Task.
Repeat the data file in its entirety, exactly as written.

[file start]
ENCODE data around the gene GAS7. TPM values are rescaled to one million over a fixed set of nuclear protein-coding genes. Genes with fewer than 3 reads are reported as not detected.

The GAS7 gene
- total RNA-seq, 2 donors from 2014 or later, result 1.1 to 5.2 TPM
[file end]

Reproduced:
ENCODE data around the gene GAS7. TPM values are rescaled to one million over a fixed set of nuclear protein-coding genes. Genes with fewer than 3 reads are reported as not detected.

The GAS7 gene
- total RNA-seq, 2 donors from 2014 or later, result 1.1 to 5.2 TPM